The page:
We Need Term Limits at All Levels of Government
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It's Just Not the Federal Government That We Need to Question Regarding Debt
An Example of State Perils (and I am not picking on California—this is just too good of an example to pass up) Many states are currently in economic peril—with California perhaps at the top of the list. California’s state debt outstanding (including accrued interest) totaled $163.6 billion as of August 1, 2011. The state is projected to run a $6 billion deficit for the 2010-2011 fiscal year and $19 billion for 2011-2012. And by 2012-2013, that annual deficit is projected to rise by $22.4 billion.
Given a population of 37.2 million (U.S. Census Bureau 2010) that equates to a projected 2012-2013 state debt per Californian of $5,672. With an average household size of 2.91 people, the state debt alone is $16,500 (28 percent of median household income). Because of this soaring debt load and increased future obligations already passed by the California Assembly, California will require added debt to fund these obligations.
Yet just look at how the state is spending its money (or reducing tax revenues). Consider a proposed development in Oxnard where 43 units of affordable housing is in line to qualify for $11 million of state-issued, tax exempt bonds. While there is also some commercial development included in the project, (and why would the state ever fund such development), if you ignore the non-residential side, California is funding this project to the tune of $255,814 per dwelling unit (and this is for a state where 31 percent of all home sales in August 2011 were short-sales and where median home prices today are $316,500—down from a peak of $552,100 in May 2007-a decline of more than 42 percent). Oxnard is located in Ventura County where the current median home price is $355,000 (per DataQuick) and is down from a peak of $630,000 in December 2005—a decline of 43.7 percent. Yep—it makes all the sense in the world to subsidize housing there today……Right? To read more about this click here.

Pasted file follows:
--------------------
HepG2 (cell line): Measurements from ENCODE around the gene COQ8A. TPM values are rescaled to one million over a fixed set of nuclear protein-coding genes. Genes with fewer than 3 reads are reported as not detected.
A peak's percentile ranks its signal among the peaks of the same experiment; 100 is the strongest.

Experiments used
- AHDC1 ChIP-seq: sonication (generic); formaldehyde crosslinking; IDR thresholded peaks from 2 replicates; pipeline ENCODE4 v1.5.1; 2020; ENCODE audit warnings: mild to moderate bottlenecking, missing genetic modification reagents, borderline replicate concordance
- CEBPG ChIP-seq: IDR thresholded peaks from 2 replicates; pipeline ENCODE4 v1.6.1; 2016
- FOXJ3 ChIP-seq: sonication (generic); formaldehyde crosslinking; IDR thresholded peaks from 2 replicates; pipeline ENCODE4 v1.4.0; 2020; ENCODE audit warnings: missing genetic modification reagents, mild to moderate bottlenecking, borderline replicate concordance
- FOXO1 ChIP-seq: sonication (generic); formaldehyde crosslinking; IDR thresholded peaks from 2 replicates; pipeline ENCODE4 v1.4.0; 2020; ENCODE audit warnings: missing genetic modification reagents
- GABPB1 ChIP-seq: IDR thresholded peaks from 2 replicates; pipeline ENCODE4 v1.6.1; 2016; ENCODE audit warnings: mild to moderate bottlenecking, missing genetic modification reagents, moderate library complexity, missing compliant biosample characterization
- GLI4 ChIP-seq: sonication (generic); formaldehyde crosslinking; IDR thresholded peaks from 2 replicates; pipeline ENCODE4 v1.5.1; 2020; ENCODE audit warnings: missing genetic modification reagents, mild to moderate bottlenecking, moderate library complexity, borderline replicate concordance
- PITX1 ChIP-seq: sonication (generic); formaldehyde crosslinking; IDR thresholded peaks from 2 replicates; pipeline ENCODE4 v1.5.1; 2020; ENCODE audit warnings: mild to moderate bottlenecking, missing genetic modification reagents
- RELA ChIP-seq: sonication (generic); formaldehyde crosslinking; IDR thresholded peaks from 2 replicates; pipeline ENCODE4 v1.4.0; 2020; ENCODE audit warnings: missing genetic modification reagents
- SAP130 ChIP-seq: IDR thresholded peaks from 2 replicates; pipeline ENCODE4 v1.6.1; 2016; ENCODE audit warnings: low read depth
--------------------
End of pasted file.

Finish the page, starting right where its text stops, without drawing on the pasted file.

I truly believe that our economic problem of a mountain of debt at the federal, state and local levels is a function of elected officials doing everything they can to get reelected rather than doing what is right (and perhaps painful and unpopular). Now more than ever, we need to seriously consider term limits for elected officials. Take away their tenure and you take away their power—and hopefully gain some moves that instead of the popular things getting done, the right things are accomplished.
But then it would take leadership to accomplish this, so I not going to hold my breath……